Google changes policy after complaints about pro-life pregnancy center ads

An exterior view of Google's headquarters, also known as Googleplex, in Mountain View, California, US as taken on Apr. 13, 2014.
An exterior view of Google's headquarters, also known as Googleplex, in Mountain View, California, US as taken on Apr. 13, 2014. | Wikimedia Commons/Noah_Loverbear

Internet giant Google has initiated a new policy requiring pro-life pregnancy centers and abortion clinics to get “clearance” before they can advertise through the search engine.

Health clinics and organizations that want to run ads through Google using keywords relating to abortion in the United States and the United Kingdom now must first be “certified” by the left-leaning tech giant “as an advertiser that either provides abortions or does not provide abortions.”

“If you are not certified, you won’t be able to run ads using keywords related to getting an abortion,” the company said in an announcement of its new policy.

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Google’s announcement comes days after receiving complaints from Democratic lawmakers about the impact that pro-life crisis pregnancy centers, which try to encourage women not to abort their unborn babies, are having through Google advertising.

According to Google, an advertiser will be considered one that provides abortions only if they provide abortions at their own facilities. These would include advertisers such as hospitals, abortion clinics or physicians offices.

Meanwhile, Google will consider an advertiser to be a non-provider if they don’t provide abortions at their own facilities.

“This may include organizations that provide pregnancy tests, ultrasounds, abortion counseling, general abortion information, abortion referrals, or that otherwise serve pregnant women but do not provide abortions,” the announcement reads.

“For the purposes of abortion advertiser certification and disclosure policy requirements, this may also include advertisers promoting non-service-based abortion content — for example, books about abortion or perspectives on abortion.”

Depending on how an advertiser is certified, Google will generate disclosures for advertisements.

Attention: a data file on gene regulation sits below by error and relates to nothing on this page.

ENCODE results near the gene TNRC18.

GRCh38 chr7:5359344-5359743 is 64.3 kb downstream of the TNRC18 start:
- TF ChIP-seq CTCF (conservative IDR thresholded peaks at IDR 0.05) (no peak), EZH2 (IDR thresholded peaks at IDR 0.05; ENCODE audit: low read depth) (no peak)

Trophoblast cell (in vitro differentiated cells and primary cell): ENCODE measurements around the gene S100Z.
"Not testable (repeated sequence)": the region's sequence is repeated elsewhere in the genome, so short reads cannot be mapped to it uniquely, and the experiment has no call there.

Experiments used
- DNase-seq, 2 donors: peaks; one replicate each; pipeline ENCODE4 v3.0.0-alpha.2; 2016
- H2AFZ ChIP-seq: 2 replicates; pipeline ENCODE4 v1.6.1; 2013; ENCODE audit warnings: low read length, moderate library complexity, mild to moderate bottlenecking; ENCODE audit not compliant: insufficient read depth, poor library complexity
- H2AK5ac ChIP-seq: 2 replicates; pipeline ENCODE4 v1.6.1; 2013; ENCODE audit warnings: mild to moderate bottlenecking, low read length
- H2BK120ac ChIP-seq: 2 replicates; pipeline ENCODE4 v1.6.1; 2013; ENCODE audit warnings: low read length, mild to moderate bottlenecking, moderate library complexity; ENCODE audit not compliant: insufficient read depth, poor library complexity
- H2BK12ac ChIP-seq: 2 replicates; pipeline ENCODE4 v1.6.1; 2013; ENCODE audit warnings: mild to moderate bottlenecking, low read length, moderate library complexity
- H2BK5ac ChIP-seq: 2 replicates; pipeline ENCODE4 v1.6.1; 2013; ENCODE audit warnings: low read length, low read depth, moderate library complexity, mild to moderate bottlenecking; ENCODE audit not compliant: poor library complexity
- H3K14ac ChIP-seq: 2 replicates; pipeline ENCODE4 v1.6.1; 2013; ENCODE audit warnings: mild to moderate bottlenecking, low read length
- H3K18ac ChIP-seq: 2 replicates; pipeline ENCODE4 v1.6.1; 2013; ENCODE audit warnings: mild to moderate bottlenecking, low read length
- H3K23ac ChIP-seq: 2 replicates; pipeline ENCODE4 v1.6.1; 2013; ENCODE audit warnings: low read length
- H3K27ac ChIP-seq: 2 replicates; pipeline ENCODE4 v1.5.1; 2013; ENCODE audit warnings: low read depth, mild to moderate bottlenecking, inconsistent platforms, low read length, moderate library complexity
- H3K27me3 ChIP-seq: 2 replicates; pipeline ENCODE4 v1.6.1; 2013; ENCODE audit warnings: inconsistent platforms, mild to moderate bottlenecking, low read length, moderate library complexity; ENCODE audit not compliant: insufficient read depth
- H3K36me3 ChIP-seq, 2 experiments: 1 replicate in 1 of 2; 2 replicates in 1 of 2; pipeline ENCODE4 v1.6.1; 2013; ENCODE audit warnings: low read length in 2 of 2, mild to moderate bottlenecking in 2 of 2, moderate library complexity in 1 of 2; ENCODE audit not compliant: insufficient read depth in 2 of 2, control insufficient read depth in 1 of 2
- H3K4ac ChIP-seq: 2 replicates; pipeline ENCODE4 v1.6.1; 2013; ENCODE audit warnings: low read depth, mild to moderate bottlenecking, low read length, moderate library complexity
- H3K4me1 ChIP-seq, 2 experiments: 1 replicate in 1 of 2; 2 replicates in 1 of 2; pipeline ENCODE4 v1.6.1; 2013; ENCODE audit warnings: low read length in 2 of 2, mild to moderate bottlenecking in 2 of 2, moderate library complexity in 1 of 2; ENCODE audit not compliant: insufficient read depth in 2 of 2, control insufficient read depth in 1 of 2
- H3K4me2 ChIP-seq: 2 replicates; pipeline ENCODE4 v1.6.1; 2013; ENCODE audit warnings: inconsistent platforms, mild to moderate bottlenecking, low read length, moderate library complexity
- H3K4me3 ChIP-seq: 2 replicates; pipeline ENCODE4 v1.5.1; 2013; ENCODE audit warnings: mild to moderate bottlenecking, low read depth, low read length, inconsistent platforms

Abortion advertisers will be labeled as “provides abortions” or “does not provide abortions.”

“The disclosures will show on all search ad formats and help ensure that these ads transparently provide basic information users need to decide which abortion-related ads are most relevant to them,” Google says.

Advertisers will have to apply for certification through a process in which they will be asked to explain whether or not their organization or facility provides abortions. Google also stresses that certification could be revoked if advertisers conceal or misstate information related to their organization.

The policy change comes as abortion activists have complained for years about how Google enables “deceptive” pro-life crisis pregnancy centers to advertise as if they were an abortion provider.

Google’s new policy directly followed a report from the U.K. news outlet The Guardian that stated that Google awarded up to $150,000 in free advertising to the California-based pro-life organization Orbia Group, an entity that operates a network of clinics funded by Catholic organizations.

Last week, Democrat Reps. Carolyn B. Maloney of New York and Suzanne Bonamici of Oregon sent a letter to Google, demanding that the platform remove advertisements promoting what they called “fake clinics.”

“Google should be well aware of the deceptive advertising practices of these types of organizations,” the lawmakers wrote. “Your company previously took numerous actions to remove advertisements for crisis pregnancy centers because they violate Google’s internal advertising policy.”

In 2014, Google removed a number of pro-life center advertisements after receiving complaints from the abortion lobbying group NARAL Pro-Choice America.

Meanwhile, a number of tech giants such as Facebook, Twitter and Apple have been accused of censoring the pro-life viewpoint.

Last October, Facebook censored a pro-life election ad that featured the stories of two babies who survived premature births.

Organizations that run pro-life pregnancy clinics have also faced censorship.

Google’s announcement also comes as a number of U.S. states have recently passed restrictive abortion laws.

Last week, the state of Alabama passed a near-complete ban on abortion that did not include exceptions for rape and incest.

In Missouri, lawmakers passed a bill criminalizing abortion after eight weeks of pregnancy without exceptions to rape and incest. In Georgia, a bill passed banning abortion after six weeks of pregnancy.

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